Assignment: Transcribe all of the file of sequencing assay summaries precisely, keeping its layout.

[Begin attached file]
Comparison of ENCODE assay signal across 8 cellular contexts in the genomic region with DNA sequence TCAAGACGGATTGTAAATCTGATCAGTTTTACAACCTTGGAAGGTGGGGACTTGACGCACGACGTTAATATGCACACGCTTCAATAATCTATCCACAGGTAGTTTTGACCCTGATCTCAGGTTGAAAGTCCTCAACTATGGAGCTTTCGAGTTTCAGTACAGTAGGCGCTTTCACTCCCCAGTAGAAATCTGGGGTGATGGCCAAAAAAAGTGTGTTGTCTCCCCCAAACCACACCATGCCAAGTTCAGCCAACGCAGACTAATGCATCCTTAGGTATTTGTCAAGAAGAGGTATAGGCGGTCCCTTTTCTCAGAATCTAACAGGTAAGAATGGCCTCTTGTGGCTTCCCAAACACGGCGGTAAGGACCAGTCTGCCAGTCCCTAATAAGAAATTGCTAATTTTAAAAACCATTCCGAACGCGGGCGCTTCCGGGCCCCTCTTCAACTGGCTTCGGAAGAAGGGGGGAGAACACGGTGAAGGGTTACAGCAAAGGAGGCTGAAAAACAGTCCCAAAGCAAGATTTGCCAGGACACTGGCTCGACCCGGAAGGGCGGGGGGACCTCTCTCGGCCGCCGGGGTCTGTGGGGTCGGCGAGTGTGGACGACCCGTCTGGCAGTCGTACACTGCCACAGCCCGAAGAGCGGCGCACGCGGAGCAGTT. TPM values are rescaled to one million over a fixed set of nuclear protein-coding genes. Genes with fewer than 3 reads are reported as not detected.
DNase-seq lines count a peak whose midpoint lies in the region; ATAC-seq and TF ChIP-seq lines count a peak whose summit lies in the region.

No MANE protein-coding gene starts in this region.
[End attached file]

Comparison of ENCODE assay signal across 8 cellular contexts in the genomic region with DNA sequence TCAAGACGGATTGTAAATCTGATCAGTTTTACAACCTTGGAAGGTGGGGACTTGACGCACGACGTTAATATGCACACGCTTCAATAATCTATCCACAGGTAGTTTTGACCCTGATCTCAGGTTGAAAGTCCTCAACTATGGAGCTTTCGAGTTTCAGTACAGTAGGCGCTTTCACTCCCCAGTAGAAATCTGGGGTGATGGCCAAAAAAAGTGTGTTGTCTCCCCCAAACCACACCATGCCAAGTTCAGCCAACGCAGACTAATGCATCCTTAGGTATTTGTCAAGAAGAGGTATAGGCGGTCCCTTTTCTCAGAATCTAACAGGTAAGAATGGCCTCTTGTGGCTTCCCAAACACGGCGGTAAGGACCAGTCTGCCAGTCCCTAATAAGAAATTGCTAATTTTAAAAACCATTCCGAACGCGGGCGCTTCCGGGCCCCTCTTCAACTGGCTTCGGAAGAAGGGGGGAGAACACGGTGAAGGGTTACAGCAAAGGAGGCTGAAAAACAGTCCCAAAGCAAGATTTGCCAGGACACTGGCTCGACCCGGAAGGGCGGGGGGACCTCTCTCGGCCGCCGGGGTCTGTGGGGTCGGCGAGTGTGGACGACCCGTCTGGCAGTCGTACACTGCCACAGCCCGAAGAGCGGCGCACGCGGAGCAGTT. TPM values are rescaled to one million over a fixed set of nuclear protein-coding genes. Genes with fewer than 3 reads are reported as not detected.
DNase-seq lines count a peak whose midpoint lies in the region; ATAC-seq and TF ChIP-seq lines count a peak whose summit lies in the region.

No MANE protein-coding gene starts in this region.